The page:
I went to try and get online and see how the blogosphere and international news wire was reacting. But our landlines are dead. This isn't necessarily out of ordinary, we've had disruption of service for no reason before. But what a strange day for our lines to be out today. So here I am blogging from an internet cafe.

At around 9am there was a lull. Channel 2 at this time was the lone TV station covering the unfolding events from 8 onwards. The President was expected to air a statement at around 9 and the anchors Korina Sanchez and Ted Failon hung on 'til 11, but still no news from Malacanang. Channel 2 went back to regular programming for about an hour.

At noontime, the President went on air and declared a State of National Emergency in response to a failed coup attempt by certain factions of the military and the supposed threat to State security. Chief of Staff Mike Defensor was interviewed later and explained what they meant by "State of National Emergency." He said warantless arrest may be made, all permits to rally on this day, the EDSA revolution's 20th anniversary, are revoked and public utilities may be taken over by government should there be clear and present danger.

The images on the tube are that of uniformed men dispersing rallyists at the EDSA shrine. Understandably, we are all concerned.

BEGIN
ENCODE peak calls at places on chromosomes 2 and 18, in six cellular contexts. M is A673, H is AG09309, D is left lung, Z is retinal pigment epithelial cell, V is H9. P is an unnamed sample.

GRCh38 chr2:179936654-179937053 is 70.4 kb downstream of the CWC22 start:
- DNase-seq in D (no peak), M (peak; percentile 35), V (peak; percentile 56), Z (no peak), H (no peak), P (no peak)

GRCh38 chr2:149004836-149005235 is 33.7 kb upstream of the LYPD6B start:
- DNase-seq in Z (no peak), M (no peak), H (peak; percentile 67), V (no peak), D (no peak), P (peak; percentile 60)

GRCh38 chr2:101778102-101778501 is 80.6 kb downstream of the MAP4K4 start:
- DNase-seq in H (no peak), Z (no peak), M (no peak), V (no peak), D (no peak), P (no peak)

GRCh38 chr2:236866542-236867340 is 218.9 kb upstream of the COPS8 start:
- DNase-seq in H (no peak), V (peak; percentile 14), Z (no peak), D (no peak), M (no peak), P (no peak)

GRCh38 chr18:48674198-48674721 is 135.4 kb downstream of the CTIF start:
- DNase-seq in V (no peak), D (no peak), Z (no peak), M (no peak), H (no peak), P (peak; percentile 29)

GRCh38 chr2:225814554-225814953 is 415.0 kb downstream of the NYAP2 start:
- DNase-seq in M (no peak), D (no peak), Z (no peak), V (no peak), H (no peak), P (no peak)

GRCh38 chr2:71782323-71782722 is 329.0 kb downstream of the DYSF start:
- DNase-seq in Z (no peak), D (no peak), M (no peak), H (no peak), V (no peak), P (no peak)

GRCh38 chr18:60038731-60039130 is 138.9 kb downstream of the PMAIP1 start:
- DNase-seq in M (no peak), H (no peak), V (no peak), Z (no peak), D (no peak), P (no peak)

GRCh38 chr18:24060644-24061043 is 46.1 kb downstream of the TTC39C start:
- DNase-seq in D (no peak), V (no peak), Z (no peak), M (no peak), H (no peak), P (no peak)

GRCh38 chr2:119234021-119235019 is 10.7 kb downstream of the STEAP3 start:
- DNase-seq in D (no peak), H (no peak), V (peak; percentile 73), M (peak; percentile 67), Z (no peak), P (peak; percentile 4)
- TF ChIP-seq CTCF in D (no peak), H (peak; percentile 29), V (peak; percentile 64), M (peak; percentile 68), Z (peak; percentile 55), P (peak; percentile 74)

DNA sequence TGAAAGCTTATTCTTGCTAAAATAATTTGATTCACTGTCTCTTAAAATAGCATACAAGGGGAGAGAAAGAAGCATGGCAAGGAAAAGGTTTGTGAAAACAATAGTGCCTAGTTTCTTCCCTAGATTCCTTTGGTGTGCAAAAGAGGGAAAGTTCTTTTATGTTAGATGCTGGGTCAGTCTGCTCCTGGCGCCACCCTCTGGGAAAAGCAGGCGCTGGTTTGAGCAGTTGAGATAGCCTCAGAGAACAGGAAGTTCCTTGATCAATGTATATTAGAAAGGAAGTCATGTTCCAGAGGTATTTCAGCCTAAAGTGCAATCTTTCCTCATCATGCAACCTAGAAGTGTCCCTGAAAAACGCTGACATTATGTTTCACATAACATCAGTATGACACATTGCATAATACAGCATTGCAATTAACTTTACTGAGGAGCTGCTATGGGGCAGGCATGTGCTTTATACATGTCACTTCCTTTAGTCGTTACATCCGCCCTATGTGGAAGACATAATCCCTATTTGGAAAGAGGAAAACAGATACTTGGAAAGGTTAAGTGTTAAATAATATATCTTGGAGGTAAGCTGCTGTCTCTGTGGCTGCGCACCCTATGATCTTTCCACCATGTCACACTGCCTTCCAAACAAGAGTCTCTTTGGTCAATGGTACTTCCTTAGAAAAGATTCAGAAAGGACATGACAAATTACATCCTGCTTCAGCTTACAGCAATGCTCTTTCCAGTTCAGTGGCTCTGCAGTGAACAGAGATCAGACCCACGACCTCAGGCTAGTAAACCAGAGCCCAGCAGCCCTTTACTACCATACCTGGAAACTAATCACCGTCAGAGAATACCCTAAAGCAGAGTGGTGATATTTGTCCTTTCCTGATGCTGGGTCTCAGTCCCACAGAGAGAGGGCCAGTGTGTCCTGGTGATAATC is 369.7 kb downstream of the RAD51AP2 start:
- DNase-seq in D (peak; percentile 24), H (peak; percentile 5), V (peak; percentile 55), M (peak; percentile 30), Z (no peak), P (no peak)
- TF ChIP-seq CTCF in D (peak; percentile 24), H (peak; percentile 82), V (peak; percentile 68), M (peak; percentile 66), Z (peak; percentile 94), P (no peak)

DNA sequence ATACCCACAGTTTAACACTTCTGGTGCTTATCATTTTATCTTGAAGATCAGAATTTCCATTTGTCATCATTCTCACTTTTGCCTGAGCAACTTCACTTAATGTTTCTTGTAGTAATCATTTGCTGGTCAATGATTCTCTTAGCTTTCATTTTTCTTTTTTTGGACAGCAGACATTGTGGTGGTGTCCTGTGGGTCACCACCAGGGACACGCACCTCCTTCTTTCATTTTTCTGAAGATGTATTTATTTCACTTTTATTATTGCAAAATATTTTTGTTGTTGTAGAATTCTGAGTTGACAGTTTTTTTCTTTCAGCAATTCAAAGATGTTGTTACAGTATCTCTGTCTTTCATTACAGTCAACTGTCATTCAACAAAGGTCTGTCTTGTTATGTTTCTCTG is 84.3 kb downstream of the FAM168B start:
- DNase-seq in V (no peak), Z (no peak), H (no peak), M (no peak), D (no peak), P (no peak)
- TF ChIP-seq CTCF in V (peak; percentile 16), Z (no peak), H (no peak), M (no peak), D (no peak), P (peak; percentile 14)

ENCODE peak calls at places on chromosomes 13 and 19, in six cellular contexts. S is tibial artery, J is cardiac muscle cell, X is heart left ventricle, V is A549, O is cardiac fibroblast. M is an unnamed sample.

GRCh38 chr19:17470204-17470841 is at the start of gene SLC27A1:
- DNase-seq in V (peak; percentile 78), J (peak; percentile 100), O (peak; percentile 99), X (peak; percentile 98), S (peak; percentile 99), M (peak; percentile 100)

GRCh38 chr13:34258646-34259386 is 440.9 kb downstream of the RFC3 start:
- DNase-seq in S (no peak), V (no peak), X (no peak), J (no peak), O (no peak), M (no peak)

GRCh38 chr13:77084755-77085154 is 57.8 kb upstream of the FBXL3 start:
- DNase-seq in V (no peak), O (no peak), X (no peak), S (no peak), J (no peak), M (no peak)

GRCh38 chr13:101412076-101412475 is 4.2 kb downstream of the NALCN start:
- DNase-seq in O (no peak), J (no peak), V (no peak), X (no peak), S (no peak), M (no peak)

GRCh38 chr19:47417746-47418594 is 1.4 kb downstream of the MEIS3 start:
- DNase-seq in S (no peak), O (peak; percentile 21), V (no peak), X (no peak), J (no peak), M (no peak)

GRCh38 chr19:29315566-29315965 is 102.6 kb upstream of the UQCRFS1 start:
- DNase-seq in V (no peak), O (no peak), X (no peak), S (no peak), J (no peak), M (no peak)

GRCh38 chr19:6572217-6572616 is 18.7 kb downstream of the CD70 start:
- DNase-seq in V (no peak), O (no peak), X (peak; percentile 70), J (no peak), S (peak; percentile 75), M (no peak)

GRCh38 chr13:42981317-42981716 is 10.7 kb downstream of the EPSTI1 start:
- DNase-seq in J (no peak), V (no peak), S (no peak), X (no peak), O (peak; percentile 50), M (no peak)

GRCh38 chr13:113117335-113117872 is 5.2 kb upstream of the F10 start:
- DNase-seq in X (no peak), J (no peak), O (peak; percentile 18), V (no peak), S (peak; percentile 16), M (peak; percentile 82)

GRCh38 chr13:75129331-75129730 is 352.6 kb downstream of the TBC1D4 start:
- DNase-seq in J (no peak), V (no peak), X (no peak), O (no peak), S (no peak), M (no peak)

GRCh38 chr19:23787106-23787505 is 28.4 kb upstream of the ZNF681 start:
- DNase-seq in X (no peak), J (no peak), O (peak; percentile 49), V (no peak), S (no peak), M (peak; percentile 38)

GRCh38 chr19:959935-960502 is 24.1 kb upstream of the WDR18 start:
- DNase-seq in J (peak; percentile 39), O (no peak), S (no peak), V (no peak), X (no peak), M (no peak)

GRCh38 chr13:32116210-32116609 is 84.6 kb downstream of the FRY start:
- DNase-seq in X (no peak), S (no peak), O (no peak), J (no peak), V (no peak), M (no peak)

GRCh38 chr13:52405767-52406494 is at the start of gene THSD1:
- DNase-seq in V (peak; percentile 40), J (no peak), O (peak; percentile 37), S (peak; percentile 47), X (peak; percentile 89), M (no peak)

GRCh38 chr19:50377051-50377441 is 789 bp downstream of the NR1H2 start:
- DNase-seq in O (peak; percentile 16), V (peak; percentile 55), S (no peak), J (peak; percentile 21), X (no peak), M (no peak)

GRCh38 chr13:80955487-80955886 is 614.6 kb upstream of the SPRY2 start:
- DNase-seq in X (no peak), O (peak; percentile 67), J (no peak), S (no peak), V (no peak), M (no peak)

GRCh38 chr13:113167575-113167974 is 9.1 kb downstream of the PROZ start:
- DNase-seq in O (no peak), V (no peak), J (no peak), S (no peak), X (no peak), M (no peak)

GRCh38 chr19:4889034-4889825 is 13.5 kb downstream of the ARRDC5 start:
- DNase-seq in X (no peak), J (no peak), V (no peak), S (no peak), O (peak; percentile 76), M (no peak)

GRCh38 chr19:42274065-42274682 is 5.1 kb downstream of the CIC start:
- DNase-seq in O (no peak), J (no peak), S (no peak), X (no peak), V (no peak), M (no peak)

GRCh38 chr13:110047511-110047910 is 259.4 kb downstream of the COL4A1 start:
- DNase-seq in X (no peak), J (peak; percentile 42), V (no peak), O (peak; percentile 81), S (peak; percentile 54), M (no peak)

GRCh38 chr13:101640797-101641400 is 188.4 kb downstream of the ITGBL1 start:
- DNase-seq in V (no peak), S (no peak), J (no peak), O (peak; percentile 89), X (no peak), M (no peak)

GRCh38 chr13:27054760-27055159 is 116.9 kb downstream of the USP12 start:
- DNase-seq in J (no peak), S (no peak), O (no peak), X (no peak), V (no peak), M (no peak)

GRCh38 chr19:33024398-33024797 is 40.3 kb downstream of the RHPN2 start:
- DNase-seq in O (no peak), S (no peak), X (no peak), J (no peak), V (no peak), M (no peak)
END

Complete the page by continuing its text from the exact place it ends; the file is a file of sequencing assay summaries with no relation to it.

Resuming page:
When I woke up today, I knew something was up. I texted my friend Luisa "I've a feeling something's gonna happen today. There's electricity in the air." She responded, "Is it good or bad?" I replied, "Good for some, bad for others, but exciting for all."

Don't you love it here? :)


Proclamation 1017 courtesy of


WHEREAS, over these past months, elements in the political opposition have conspired with authoritarians of the extreme Left represented by the NDF-CPP-NPA and the extreme Right, represented by military adventurists--the historical enemies of the democratic Philippine
State—who are now in tactical alliance and engaged in a concerted and systematic conspiracy, over a broad front, to bring down the duly constituted Government elected in May 2004.

WHEREAS, these conspirators have repeatedly tried to bring down the President;